After years of hunting for him, Indonesian police caught up with Noordin in Solo, Central Java, on Sept. 17. He was one of four militant suspects killed in a lengthy siege.
Regional leaders say Noordin's death could help undermine militant activities throughout Southeast Asia.
Noordin, 41, has been blamed for a string of terrorist attacks in Indonesia, where al-Qaida-funded suicide bombings have killed more than 250 people, most of them foreign tourists on the popular resort island of Bali, since 2002.
He left Malaysia in late 2001. He was accused of leading a splinter group of the al-Qaida-linked Southeast Asian militant network Jemaah Islamiyah.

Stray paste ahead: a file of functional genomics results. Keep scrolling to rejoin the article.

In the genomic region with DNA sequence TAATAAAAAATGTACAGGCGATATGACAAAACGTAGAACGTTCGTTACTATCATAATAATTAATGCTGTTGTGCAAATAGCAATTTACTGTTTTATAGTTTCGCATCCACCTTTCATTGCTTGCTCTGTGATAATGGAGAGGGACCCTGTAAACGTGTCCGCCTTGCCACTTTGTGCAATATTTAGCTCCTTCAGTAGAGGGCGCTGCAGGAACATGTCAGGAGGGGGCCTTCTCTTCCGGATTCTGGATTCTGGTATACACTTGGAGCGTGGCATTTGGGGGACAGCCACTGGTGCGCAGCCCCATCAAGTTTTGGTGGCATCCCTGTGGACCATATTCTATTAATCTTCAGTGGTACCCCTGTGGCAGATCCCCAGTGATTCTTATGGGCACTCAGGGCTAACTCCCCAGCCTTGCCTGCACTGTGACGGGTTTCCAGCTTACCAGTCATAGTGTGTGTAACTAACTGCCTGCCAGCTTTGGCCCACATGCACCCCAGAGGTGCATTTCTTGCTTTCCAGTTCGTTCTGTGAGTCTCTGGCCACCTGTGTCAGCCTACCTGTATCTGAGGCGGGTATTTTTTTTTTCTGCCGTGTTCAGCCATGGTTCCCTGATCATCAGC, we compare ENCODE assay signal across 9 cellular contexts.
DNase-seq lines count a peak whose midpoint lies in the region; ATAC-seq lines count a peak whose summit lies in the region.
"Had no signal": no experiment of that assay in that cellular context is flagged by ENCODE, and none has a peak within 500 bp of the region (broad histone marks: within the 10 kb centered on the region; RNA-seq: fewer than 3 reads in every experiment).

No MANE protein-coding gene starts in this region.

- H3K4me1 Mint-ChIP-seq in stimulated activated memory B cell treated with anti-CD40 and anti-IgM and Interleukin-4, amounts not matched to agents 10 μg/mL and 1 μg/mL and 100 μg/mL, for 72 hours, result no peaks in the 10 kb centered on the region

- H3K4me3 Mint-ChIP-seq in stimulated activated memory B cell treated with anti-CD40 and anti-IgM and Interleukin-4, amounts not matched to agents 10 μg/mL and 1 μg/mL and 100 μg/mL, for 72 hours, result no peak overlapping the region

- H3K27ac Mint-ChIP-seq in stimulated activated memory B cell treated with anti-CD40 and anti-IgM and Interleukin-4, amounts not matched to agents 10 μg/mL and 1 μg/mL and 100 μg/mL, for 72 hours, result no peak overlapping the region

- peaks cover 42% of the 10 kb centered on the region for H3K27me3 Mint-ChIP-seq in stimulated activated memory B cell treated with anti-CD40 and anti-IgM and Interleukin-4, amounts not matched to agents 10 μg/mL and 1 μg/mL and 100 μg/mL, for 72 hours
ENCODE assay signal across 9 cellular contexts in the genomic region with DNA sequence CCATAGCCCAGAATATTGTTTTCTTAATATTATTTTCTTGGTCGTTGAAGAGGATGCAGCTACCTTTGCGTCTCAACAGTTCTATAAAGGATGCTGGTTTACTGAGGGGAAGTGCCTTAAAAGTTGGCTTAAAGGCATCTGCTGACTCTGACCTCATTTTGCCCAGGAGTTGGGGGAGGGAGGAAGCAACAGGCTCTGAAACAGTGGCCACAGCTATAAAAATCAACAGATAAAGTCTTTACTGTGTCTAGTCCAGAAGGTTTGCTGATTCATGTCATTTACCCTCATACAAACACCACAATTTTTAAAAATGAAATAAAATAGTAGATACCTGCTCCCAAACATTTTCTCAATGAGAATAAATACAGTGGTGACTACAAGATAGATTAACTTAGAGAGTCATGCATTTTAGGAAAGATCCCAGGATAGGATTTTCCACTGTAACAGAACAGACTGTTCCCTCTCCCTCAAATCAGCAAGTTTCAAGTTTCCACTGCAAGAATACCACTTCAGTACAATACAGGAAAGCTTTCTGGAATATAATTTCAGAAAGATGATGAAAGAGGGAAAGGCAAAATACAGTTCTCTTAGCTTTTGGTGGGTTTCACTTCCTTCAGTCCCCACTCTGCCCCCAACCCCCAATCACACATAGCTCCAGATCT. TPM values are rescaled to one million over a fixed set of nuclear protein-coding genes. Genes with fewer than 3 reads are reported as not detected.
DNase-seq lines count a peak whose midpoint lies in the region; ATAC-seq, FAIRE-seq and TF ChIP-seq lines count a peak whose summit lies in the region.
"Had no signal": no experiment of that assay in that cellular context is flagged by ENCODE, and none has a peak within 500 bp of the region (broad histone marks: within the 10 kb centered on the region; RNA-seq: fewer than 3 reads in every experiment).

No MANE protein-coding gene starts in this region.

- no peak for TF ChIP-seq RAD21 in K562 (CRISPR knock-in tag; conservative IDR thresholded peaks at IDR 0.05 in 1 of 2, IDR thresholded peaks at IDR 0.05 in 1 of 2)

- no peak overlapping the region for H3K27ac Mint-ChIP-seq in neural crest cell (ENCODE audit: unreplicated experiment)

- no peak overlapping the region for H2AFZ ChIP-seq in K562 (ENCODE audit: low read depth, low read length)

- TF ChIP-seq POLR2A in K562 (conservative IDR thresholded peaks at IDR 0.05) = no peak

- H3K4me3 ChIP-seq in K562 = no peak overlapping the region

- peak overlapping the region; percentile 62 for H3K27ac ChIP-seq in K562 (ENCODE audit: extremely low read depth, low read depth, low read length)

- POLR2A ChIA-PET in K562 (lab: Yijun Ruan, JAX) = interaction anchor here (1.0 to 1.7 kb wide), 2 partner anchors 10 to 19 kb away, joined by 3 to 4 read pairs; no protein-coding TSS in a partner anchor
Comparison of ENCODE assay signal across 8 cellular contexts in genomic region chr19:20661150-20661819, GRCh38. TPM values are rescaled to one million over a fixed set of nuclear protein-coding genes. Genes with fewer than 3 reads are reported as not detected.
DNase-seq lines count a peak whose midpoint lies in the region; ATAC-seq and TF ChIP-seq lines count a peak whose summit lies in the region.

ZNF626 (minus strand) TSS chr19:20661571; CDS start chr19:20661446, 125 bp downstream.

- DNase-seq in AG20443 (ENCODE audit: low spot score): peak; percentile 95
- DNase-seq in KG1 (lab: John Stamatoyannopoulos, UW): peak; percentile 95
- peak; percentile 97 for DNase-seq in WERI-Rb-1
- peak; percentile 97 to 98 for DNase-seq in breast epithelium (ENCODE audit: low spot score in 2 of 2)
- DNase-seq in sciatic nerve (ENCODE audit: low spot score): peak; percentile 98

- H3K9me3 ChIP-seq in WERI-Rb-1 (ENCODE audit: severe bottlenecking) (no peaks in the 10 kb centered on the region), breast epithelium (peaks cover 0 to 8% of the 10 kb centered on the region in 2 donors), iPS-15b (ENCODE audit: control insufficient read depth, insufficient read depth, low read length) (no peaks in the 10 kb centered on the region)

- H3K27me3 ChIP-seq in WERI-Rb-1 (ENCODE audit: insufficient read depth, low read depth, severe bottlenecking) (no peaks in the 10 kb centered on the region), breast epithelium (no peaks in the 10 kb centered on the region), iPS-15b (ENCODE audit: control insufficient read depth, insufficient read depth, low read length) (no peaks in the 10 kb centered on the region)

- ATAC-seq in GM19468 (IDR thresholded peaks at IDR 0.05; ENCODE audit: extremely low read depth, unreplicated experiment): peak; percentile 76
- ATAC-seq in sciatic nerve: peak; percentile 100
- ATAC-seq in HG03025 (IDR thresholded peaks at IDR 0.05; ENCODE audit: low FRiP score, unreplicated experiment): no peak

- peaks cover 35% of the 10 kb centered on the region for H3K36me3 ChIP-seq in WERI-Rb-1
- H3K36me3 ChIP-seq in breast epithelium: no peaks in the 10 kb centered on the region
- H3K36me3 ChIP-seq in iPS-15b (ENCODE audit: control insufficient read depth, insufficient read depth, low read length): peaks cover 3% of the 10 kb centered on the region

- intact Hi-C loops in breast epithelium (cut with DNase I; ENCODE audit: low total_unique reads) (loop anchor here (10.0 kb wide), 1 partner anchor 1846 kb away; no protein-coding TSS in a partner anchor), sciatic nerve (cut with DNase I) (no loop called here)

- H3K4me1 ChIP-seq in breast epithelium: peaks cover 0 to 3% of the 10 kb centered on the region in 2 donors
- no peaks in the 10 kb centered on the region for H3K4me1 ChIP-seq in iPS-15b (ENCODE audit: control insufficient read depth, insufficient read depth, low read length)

Indonesian authorities handed over Noordin's body to his Malaysian-based wife and brother, who flew it back to Kuala Lumpur on Friday and returned to Noordin's home village in Malaysia's southern Pontian district.
Several hundred people watched as the body was taken into a mosque for ceremonial rites just before dusk.
Family members, some with tears brimming in their eyes, hugged each other and shouted "Allahu Akbar," or "God is great" as Noordin's body was lowered into a grave near those of his parents and a dead brother. Police sealed off part of the cemetery to allow only Noordin's relatives near the grave.
"It's been so long since we've seen him. We don't know what to say. We never expected it to be like this," said one of Noordin's nephews, who asked not to be identified because he didn't want his employers in Kuala Lumpur to know he was related to Noordin.